Misting/hydration

Hello people,

I have a male veiled chameleon (jimbo) who is about 2-3 months old according to the helpful people on this forum :) I’ve had him for 2-3 weeks now and I recently solved a huge problem I ran into. I had too much substrate at the bottom of my cage, making it get stinky and puddly and recently, without noticing, the puddle turned into a pond. Right when I noticed I cleaned out the whole cage (after struggling to get him out onto a nice set of leaves which he ended up loving), I dumped the water and substrate and took the opportunity to just clean out the whole cage and redesign it for him to make it better for his system of living. Anyway, that problem was solved along with feeding issues (he’s now eating much more than before, from 2 roaches a day to 8 yesterday! Progress!) now my biggest concern is his hydration. My little guy is really shy in front of me so I don’t expect him to drink in front of me but I still want to make sure he’s hydrated. Last time I checked his Urates they were pretty nice and white with a very very light shade of yellow but I was told it looked fine.

I have recently calmed down on misting because of how bad the puddling got but I want to know, is it necessary to mist for as long as a minute or a couple of minutes or is that too much? He gets startled by misting and it also caused the swampy puddles so I wanted to not spray as much but I still have the dripper and mist a few times a day. Not nearly as much substrate anymore btw, I added just a small layer for humidity.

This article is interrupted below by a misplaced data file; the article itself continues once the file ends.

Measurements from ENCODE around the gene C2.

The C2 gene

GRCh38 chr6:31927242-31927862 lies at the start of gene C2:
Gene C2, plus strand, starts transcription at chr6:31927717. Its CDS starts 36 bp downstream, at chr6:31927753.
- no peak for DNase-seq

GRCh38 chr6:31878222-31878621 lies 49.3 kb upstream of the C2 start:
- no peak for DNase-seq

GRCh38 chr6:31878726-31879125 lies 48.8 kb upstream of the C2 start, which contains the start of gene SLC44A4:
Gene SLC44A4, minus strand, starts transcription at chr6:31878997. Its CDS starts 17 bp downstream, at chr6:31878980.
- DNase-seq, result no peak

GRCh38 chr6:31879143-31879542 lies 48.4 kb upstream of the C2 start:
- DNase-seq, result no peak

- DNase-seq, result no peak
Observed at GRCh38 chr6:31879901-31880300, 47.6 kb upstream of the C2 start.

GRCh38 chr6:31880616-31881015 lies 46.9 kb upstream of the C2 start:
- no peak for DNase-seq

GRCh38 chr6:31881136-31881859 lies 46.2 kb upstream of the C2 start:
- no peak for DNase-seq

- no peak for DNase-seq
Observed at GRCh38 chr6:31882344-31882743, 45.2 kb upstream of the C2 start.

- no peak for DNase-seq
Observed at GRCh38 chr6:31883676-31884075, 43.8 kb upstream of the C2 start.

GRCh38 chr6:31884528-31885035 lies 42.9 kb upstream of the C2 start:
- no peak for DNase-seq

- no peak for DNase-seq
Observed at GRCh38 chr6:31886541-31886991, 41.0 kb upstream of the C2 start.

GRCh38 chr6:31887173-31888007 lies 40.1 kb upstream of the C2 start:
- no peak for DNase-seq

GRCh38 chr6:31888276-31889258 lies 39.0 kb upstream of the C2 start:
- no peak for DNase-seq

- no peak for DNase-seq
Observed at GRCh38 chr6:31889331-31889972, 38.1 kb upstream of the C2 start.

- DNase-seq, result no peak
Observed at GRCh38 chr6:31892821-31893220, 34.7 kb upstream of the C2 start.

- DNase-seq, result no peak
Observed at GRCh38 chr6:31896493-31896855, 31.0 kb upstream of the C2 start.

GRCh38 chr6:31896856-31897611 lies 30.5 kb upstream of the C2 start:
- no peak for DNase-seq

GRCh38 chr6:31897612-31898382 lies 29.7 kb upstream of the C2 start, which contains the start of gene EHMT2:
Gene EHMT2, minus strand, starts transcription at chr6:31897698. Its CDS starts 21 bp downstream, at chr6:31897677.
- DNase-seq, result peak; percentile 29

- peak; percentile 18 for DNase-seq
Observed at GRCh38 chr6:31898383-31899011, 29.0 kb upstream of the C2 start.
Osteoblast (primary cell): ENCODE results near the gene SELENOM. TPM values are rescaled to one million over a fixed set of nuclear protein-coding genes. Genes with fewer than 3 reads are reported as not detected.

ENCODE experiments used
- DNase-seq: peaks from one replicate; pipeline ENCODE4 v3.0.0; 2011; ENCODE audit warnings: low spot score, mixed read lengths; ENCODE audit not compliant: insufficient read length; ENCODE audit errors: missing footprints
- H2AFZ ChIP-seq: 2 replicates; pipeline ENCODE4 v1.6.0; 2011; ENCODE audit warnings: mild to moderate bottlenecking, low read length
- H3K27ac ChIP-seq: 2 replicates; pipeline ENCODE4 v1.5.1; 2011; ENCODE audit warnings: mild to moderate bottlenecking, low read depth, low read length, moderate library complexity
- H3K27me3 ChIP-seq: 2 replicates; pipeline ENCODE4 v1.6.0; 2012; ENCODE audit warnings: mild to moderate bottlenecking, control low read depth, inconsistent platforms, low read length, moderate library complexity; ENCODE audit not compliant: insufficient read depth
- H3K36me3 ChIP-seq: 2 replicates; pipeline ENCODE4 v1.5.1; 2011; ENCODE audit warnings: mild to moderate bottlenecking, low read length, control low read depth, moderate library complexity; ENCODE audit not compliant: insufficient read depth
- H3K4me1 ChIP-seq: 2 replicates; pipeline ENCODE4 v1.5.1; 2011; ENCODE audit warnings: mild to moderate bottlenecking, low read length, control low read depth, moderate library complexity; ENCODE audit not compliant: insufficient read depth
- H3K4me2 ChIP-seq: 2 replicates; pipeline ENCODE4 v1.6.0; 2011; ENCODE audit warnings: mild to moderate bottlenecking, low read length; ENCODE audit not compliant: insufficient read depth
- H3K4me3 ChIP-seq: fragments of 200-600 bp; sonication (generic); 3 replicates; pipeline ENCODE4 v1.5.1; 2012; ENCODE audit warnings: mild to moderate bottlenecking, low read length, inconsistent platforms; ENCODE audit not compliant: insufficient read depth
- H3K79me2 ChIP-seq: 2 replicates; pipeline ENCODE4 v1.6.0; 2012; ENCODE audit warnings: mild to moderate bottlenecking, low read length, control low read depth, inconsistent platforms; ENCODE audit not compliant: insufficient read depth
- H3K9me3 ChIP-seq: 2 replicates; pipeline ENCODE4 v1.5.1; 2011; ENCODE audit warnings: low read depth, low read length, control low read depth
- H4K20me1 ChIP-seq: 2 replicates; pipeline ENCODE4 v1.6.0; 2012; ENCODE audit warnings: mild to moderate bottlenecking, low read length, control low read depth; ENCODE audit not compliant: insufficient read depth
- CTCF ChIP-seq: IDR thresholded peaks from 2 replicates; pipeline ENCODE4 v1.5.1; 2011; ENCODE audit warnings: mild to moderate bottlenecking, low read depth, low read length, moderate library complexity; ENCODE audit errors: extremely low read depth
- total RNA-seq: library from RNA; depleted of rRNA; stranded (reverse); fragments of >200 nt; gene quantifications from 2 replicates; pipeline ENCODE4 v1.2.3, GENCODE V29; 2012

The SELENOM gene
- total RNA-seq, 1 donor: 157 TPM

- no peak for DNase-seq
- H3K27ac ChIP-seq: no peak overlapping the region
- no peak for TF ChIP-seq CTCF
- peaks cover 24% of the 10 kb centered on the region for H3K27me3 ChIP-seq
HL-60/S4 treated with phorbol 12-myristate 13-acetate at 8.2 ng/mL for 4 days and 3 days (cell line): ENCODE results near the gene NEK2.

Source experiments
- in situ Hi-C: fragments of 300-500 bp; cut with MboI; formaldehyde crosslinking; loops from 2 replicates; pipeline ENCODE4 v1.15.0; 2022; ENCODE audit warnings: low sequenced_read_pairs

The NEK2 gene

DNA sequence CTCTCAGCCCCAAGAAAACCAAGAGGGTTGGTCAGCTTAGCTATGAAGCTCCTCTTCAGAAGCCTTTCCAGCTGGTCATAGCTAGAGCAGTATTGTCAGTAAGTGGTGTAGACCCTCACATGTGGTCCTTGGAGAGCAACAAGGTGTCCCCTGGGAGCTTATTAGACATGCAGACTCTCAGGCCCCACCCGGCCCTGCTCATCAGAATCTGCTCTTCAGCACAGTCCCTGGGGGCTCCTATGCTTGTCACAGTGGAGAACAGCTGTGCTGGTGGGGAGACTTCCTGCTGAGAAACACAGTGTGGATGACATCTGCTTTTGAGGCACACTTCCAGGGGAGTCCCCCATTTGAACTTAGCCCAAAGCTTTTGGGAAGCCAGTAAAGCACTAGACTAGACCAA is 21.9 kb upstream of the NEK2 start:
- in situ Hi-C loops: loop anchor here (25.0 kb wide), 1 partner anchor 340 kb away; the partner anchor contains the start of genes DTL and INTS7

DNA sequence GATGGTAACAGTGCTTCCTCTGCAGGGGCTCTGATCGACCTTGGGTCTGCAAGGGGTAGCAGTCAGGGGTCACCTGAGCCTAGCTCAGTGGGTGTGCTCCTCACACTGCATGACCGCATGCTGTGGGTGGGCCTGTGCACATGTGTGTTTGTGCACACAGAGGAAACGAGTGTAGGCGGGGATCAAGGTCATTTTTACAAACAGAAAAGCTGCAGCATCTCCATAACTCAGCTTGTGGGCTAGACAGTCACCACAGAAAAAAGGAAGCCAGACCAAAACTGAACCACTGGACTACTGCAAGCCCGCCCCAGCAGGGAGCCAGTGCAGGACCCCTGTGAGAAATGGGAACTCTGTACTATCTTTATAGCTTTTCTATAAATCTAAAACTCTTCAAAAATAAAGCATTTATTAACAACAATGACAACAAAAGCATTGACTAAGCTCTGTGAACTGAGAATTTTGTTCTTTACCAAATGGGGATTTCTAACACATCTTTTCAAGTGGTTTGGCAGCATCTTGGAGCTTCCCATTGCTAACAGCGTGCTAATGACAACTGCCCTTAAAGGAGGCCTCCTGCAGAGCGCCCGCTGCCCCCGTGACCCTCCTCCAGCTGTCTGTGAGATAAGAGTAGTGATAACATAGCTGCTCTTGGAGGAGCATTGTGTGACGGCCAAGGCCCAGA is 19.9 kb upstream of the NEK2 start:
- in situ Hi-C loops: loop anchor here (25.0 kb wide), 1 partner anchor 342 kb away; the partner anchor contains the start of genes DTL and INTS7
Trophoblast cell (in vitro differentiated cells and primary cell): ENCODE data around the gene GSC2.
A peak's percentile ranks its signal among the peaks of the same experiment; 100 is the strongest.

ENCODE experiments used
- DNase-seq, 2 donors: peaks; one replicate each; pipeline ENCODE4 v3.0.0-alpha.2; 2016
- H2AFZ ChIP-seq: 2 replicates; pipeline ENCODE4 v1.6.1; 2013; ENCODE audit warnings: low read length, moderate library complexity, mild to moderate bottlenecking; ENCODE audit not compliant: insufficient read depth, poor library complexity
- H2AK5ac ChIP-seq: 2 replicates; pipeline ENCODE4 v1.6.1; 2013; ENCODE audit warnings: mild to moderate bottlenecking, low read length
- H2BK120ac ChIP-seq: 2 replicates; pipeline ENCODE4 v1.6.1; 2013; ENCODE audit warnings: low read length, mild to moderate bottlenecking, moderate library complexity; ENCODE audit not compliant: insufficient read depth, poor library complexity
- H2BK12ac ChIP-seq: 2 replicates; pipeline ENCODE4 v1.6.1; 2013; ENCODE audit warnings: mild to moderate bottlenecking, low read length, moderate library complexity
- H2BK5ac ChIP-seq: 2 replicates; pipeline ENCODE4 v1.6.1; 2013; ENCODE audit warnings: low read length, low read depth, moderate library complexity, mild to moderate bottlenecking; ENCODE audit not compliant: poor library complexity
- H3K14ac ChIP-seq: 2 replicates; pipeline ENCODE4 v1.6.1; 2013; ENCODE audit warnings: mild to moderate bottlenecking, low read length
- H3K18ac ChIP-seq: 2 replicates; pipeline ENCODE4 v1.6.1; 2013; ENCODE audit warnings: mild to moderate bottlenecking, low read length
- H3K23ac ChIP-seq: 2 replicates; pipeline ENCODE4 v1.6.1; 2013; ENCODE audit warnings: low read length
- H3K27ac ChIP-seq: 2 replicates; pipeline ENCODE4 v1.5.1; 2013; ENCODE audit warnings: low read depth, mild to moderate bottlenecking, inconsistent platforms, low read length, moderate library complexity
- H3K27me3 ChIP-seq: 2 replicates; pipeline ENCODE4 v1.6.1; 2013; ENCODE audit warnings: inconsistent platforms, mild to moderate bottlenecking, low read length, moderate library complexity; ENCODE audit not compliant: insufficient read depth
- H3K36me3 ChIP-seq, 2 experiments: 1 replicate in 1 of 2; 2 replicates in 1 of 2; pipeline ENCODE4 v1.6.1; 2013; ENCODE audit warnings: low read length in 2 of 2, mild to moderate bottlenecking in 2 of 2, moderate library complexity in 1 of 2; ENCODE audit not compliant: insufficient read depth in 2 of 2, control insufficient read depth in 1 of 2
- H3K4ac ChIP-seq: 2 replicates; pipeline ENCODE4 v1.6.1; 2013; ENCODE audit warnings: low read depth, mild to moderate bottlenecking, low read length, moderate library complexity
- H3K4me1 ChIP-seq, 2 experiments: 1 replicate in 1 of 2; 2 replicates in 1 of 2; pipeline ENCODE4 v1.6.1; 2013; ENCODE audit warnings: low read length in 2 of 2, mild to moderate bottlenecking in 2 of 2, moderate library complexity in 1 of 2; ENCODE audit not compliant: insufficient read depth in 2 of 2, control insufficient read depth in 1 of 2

Found his hidden poopy spot, here’s a pic.
 

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Syreptyon

Chameleon Enthusiast
Hello people,

I have a male veiled chameleon (jimbo) who is about 2-3 months old according to the helpful people on this forum :) I’ve had him for 2-3 weeks now and I recently solved a huge problem I ran into. I had too much substrate at the bottom of my cage, making it get stinky and puddly and recently, without noticing, the puddle turned into a pond. Right when I noticed I cleaned out the whole cage (after struggling to get him out onto a nice set of leaves which he ended up loving), I dumped the water and substrate and took the opportunity to just clean out the whole cage and redesign it for him to make it better for his system of living. Anyway, that problem was solved along with feeding issues (he’s now eating much more than before, from 2 roaches a day to 8 yesterday! Progress!) now my biggest concern is his hydration. My little guy is really shy in front of me so I don’t expect him to drink in front of me but I still want to make sure he’s hydrated. Last time I checked his Urates they were pretty nice and white with a very very light shade of yellow but I was told it looked fine.

I have recently calmed down on misting because of how bad the puddling got but I want to know, is it necessary to mist for as long as a minute or a couple of minutes or is that too much? He gets startled by misting and it also caused the swampy puddles so I wanted to not spray as much but I still have the dripper and mist a few times a day. Not nearly as much substrate anymore btw, I added just a small layer for humidity.

In general, misting sessions should be no less than 2 minutes long. The longer the better.

What kind of substrate are you using? Is it a full bioactive setup? If not, then it would be better to remove the substrate entirely and go bare-bottom. Unless it is fully bioactive with drainage, then substrate just gets soggy and breeds dangerous bacteria to make your chameleon sick
 
In general, misting sessions should be no less than 2 minutes long. The longer the better.